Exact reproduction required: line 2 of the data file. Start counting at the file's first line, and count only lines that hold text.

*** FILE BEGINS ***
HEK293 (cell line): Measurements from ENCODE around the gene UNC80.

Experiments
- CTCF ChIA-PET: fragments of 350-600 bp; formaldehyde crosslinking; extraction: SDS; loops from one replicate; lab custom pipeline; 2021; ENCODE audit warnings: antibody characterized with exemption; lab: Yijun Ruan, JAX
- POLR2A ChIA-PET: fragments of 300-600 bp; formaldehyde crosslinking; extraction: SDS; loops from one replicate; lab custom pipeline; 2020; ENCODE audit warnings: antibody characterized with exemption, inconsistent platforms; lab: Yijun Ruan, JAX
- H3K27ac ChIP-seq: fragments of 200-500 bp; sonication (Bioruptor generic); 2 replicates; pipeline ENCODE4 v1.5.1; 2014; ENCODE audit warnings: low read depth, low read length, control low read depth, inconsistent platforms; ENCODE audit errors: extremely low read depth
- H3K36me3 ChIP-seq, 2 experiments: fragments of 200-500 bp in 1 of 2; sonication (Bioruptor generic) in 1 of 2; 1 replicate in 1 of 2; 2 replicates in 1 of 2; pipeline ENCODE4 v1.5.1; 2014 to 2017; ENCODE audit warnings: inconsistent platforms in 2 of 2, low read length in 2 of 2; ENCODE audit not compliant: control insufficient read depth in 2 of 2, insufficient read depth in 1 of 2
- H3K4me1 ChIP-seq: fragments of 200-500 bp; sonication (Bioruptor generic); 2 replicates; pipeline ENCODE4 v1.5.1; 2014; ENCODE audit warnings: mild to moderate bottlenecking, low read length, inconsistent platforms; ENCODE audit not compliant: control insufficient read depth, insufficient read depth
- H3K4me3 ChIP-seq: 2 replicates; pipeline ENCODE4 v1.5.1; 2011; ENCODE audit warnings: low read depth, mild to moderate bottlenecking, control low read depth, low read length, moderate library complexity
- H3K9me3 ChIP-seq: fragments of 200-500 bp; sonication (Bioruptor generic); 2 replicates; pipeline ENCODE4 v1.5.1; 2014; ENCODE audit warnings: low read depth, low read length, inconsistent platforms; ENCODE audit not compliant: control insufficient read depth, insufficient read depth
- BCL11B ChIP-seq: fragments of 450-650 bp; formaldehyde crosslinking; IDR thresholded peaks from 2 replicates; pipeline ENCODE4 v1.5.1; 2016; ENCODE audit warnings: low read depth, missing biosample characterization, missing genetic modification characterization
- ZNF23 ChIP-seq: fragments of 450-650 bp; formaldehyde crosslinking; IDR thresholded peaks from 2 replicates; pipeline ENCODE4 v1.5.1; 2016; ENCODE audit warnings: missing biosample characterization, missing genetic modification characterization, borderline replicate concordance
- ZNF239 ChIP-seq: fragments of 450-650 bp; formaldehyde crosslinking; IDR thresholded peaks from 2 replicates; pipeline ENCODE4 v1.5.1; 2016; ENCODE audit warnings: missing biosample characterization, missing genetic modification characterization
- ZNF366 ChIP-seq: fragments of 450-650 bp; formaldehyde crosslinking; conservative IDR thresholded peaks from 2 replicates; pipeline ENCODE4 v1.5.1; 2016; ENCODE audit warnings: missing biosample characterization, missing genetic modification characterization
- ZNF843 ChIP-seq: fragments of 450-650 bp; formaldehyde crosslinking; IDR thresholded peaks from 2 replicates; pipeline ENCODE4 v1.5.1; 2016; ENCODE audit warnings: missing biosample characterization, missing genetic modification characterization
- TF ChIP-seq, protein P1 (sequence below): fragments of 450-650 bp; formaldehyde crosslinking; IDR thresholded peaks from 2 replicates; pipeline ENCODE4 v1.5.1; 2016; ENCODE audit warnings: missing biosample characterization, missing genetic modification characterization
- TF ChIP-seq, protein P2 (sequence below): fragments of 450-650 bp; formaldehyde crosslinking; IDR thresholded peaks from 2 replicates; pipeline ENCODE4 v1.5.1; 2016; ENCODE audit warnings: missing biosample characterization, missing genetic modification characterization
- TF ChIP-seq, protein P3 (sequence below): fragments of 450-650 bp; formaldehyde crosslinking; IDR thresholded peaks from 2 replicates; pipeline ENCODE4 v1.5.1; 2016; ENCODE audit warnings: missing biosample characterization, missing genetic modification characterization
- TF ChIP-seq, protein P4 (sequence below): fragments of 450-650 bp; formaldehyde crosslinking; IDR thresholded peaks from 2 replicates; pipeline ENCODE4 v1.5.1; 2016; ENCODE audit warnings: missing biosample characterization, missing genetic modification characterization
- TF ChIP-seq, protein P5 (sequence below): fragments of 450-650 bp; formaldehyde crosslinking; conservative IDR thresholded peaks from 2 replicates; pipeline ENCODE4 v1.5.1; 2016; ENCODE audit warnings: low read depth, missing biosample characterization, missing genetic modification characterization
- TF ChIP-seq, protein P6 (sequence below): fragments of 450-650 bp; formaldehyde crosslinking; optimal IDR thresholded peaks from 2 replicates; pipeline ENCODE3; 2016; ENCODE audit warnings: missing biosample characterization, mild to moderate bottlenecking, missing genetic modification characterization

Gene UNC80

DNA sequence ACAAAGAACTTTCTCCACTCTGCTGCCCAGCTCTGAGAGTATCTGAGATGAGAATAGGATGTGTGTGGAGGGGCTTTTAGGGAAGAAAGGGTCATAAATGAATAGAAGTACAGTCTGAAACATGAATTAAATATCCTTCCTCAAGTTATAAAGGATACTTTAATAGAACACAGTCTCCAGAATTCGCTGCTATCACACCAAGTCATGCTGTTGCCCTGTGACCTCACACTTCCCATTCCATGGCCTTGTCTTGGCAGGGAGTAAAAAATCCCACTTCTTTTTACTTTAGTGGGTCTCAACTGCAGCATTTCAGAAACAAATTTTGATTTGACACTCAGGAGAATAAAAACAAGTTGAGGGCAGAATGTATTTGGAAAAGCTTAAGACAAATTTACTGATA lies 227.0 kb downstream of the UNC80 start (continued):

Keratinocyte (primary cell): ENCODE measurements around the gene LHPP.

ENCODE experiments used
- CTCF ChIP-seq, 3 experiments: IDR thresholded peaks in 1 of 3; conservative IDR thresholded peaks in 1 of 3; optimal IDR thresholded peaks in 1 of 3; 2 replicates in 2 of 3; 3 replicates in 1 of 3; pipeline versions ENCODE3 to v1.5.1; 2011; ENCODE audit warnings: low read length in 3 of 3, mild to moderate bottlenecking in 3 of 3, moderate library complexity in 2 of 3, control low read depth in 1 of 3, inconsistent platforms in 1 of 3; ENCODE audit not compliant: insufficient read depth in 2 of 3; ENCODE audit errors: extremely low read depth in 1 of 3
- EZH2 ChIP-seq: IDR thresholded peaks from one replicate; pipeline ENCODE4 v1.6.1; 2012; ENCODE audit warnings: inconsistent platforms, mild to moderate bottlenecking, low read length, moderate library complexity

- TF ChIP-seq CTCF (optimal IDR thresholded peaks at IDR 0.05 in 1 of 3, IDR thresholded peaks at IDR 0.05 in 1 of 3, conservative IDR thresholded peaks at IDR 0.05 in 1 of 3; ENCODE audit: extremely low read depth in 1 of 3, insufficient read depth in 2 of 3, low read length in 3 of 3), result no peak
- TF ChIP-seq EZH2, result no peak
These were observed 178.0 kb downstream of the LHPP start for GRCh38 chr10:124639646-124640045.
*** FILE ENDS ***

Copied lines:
Experiments